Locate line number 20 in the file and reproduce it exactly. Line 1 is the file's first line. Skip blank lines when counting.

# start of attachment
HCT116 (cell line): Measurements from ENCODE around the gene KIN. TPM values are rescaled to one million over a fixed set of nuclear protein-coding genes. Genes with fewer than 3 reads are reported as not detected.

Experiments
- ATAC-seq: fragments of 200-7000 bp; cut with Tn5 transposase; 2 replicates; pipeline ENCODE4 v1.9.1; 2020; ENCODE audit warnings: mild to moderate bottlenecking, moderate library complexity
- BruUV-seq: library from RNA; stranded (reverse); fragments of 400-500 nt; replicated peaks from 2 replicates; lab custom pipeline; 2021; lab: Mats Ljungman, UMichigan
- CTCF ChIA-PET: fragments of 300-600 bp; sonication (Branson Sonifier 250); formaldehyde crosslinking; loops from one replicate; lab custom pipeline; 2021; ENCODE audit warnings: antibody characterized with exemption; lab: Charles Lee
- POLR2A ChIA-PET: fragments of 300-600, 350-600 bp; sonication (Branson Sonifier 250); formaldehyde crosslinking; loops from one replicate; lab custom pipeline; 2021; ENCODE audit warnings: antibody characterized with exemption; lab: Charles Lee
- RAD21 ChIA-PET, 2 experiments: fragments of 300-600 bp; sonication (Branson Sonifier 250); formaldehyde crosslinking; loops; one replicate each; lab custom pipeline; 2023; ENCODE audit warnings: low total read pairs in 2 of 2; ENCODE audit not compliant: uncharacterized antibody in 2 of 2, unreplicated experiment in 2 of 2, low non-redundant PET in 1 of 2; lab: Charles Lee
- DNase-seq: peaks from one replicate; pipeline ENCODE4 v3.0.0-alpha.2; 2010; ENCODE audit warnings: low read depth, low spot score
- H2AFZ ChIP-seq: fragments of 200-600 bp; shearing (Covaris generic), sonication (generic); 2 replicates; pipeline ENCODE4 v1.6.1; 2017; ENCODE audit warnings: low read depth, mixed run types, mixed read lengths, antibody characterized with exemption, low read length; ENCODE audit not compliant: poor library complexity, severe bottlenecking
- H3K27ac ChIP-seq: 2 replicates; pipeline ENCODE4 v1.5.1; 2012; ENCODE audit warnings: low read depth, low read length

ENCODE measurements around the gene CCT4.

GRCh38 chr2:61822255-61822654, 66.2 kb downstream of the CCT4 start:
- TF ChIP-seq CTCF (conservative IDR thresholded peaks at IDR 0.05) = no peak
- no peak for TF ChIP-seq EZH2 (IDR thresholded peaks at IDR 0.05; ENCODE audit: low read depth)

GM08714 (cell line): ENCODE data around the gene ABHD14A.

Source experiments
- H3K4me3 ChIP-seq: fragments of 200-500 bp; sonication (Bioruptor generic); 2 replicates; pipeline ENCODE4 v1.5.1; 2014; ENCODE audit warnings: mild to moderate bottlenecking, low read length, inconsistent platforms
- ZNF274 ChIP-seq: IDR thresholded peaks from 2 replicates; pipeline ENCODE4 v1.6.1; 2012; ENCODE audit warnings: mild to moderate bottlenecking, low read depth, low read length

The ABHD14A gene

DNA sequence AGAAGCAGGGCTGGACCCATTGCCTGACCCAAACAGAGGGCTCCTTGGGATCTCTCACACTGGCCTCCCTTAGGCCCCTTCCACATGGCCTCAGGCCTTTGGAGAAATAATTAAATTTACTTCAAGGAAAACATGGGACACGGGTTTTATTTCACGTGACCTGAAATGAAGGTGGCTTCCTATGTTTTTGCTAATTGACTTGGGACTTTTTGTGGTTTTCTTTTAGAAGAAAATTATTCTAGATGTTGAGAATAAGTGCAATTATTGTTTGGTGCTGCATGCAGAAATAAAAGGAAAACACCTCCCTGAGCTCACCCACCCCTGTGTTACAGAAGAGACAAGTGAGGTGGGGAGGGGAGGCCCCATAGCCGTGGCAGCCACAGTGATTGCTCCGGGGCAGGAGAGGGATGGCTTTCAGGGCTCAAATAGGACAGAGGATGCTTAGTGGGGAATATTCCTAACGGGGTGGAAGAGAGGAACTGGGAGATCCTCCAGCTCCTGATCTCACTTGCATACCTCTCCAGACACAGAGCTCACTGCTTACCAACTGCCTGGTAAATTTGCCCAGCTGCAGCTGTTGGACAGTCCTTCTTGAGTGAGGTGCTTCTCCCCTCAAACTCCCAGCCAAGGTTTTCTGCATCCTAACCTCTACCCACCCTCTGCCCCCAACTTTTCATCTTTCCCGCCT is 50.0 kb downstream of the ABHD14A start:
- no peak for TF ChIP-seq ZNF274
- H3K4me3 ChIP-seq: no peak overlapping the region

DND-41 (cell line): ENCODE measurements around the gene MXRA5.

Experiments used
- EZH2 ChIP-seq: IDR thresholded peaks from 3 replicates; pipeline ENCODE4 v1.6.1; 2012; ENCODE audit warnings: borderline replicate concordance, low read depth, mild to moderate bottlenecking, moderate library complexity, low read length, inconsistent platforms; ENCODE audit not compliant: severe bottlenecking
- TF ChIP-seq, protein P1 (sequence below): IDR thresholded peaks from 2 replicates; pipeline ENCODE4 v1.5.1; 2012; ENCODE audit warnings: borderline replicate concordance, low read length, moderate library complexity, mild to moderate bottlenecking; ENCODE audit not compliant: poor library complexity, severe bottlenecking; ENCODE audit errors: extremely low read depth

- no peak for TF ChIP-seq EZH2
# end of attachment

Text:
DNA sequence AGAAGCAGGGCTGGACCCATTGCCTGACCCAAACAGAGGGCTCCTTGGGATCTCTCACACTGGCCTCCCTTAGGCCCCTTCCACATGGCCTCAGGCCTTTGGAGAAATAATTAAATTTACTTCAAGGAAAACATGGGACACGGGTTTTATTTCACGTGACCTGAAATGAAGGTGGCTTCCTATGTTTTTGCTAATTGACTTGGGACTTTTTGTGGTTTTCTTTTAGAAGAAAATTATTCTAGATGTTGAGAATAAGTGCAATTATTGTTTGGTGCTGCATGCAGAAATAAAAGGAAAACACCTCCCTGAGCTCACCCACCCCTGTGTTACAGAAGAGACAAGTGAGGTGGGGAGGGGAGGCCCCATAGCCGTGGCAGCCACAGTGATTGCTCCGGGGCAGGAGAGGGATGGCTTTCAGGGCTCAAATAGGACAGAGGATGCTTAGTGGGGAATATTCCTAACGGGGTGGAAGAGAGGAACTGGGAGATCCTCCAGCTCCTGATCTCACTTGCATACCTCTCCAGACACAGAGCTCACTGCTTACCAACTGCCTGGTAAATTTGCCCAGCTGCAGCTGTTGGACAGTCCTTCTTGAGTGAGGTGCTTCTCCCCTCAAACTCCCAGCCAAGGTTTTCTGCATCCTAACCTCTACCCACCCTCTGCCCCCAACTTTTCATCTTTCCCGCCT is 50.0 kb downstream of the ABHD14A start: